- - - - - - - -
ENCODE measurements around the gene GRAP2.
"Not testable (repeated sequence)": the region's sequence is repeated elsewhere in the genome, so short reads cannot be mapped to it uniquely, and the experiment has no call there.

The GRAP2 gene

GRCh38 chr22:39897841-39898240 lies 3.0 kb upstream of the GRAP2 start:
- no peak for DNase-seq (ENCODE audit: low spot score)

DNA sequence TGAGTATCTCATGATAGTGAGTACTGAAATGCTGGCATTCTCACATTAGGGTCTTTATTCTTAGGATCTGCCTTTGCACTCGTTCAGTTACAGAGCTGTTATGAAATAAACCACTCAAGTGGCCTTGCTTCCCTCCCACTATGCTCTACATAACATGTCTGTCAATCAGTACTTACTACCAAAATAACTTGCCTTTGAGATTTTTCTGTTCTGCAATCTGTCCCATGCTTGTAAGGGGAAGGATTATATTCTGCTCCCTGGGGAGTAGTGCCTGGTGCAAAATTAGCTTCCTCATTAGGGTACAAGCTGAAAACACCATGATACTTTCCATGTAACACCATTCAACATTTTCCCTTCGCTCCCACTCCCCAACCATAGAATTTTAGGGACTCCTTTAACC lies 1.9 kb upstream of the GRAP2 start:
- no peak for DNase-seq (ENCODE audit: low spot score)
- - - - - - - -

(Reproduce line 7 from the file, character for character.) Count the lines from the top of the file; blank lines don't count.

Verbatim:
- no peak for DNase-seq (ENCODE audit: low spot score)